This project supported by Creative Europe bridges the distance between elite and everyday culture. It makes domestic and foreign European literature accessible for everyone, especially for groups that do not normally come into contact with literature. From a participatory approach we involve different groups of citizens (refugees, hospital patients, young adults, prisoners, secondary school students, elderly people). We work "outreach": we organise events in these groups’ daily context. During those events we create situations where everyone can take the role as writer or as storyteller. So, we create a narrative community where sharing stories is central. By doing this, we create an opportunity to talk about foreign literature and learn about the different experiences op people from different parts of Europe. During every event there will always be a (foreign) writer or literary expert. These writers will help participants discover the power of writing in tackling problems they face. On a digital platform we share stories from the narrative community. On the basis of our experiences we will create guidelines for organizing participatory literature events, that educators and organisers of cultural events can use.
UC Leuven-Limburg (BE), Aarhus Universitet (DK), Cultuurhuis de Warande (BE), Fundación Uxío Novoneyra (ES), Câmara Municipal da Madalena do Pico (PT), Szepirok Tarsasaga - Hungarian Society of Writers, Critics and Literary Translators (HU), Association KROKODIL (SR), Aarhus Public Libraries (DK)
Funding programme: Creative Europe
Genreal coordinator contact: Tobias Frenssen Tobias.Frenssen@ucll.b
Local contact: Anna Gács firstname.lastname@example.org
April 19, 2018, Budapest
In this discussion writers, translators, critics were invited to share their ideas on if and how the elitism of literature and literary institutions should be tackled, how new audiences can be reached and inspired, and if extending tools and skills of storytelling can lead to a more vivid and versatile literary culture. Questions discussed at the workshop included: What are the best recent practices in each country to reach new audiences for contemporary vernecular and foreign literature? What role primary and secondary education should have in this effort? Is creative writing taught at all school levels in each country? Have paerticipating writers ever attended a creative writing course? If yes, did it play a decisive role in their becoming a writer? What aims creative writing courses should persue? E.g. supporting would-be writers, educating audiences, providing useful tools for consciousness-raising and self-reflection?
Participants: Éva Karádi (Hungary), Ida Hegazi Høyer (Norway), Jonis Jonevs (Latvia), Noémi Szécsi (Hungary), Clare Azzopardi (Malta), Maria A. Ioannou (Cyprus), Giorgos [gy] Panagi (Cyprus - Germany), Eszter Tarsoly (UK), Peter Sherwood (UK), Julia Sherwood (UK), Anna Gács (Hungary), Emy Koopman (Netherlands), Theresia Enzensberger (Germany), Julia Weber (Switzerland), Katharina Winkler (Germany), Dora Kaplárova (Czech Republic – Germany), Anita Furu (Denmark), Satu Vasantola (Finland), Gabi Csutak (Hungary), Jakub Juhás (Slovakia), Weronika Gogla (Poland), Ádám Németh (Hungary), Ivana Djilas (Slovenia), Matěj Hořava (Czech Republic), Gábor Csordás (Hungary), Dorotea Vučić (Croatia), Dulce Garcia (Portugal).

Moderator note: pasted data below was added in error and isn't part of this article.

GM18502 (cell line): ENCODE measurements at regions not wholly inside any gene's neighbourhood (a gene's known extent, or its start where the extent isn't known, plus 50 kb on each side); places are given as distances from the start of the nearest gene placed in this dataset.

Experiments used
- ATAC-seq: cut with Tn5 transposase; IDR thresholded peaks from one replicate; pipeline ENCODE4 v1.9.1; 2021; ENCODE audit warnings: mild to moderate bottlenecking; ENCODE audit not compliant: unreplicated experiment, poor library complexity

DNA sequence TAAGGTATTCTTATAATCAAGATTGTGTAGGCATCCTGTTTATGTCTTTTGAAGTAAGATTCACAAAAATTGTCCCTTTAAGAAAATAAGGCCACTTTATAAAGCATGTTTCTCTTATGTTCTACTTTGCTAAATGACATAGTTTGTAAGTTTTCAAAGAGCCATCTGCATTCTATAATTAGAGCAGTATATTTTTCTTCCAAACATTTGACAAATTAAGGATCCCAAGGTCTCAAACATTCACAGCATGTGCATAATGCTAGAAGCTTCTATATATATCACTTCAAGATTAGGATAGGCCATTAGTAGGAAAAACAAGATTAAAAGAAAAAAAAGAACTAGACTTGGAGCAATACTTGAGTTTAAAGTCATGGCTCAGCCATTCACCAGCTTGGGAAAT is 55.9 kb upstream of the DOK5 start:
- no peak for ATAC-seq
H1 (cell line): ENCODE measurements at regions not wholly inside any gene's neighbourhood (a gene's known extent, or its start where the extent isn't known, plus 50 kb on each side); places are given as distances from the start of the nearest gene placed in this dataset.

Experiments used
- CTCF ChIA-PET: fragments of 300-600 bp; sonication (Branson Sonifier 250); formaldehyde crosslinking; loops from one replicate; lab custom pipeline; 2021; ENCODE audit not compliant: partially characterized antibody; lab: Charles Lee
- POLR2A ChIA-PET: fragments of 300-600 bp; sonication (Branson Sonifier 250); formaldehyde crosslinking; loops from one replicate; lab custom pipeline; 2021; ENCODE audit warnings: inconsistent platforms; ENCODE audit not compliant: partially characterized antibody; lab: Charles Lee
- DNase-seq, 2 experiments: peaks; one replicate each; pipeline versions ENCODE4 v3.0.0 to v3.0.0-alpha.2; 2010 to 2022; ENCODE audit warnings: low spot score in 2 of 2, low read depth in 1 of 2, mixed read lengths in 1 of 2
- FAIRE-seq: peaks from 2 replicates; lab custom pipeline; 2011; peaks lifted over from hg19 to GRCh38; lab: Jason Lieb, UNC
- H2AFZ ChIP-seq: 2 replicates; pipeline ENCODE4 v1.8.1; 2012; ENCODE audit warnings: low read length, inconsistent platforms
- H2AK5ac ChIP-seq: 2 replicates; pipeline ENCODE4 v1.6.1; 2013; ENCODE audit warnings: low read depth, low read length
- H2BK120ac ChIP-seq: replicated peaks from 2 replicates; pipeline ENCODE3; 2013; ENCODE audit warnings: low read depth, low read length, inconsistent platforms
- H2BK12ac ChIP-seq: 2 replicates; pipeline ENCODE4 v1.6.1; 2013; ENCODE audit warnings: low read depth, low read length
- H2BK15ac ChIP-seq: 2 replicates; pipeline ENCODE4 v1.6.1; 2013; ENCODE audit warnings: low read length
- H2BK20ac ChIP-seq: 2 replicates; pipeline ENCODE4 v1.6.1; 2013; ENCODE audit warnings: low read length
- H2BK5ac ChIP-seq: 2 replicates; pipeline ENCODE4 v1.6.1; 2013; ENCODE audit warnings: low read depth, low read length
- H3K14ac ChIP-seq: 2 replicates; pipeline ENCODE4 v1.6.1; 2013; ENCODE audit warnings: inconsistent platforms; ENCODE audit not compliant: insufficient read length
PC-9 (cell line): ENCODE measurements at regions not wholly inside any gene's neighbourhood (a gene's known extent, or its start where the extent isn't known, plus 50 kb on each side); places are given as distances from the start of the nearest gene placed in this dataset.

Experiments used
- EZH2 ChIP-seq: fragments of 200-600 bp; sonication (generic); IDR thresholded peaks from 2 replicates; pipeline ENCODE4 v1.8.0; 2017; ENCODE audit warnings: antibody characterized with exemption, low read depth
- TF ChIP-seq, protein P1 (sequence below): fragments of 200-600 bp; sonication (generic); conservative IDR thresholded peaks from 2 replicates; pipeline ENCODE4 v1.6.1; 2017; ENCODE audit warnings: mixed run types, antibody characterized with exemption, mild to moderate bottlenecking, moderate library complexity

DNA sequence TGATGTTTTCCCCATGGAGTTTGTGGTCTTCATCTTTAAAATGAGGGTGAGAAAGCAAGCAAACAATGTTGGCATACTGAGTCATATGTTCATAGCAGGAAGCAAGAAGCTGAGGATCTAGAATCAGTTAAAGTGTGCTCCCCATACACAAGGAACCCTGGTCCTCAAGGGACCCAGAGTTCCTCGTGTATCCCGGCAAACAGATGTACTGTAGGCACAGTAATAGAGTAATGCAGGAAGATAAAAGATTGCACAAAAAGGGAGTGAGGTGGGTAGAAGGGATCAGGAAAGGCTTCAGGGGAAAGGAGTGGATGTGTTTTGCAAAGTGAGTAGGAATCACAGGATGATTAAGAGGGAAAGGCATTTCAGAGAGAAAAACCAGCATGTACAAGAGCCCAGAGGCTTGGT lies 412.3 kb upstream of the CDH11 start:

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April 19, 2018, Budapest
Writers Clare Azzopardi from Malta and Maria A. Ioannu from Cyprus mert Hungarian students from three secondary schools to discuss their works recently published in Hungarian and more general issues of literature, reading and learning about foreign writers, and choosing writing as a career. Four Hungarian publishing houses, Jelenkor, Kalligram, Magvető, Noran, offered gift books to participating students.
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May 26, 2018, Budapest
Three creative writing workshops have been invited to exchange their experience. One of them, Van Helyed Alapítvány lead by writer and documentary filmmaker Krisztra Bódis, teaches creative writing among other skills to children form the poorest environments in Hungary. Another one, Penna Írósuli lead by writer, translator Rita Abody, offers writing courses to elemntary and secondary school students in Budapest, and the third one teaches writing to adults in Budapest. Wrtitng together, discussing eaxch others' texts and reading for an audience are all part of this meeting.
Throughout 2018, in secondary schools and libraries across Hungary
Széíprók Társasága has been organising school visits by writers and critics for several years. In this project beside Hungarian literatrure visitng writers, scholars, editors, and critics also discuss contemporary world literature of their choice with students. Topics include who different lifestyles and identites are represented in literature, and how earind and writing can contribute to a better understanding of others.
Throughout 2018, in secondary schools and cultural venues in Budapest
This programme cofinanced by the Open Society Institute connects the variuos literary representations of Budapest with contemporary writers and secondary school students. Students learn about how a matropolis like Budapest ahs been represented in Hungarian literary gtradition through short literary texts and contemporary writers' video explanations. Student are encouraged to write about their Budapest experience themselves.
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April, 2019, Budapest
At the closing event of the Hungarian programmes, Hungarian and foreign authors, translators and publishers will discuss their experience of the project and more general issues audience outreach efforts.
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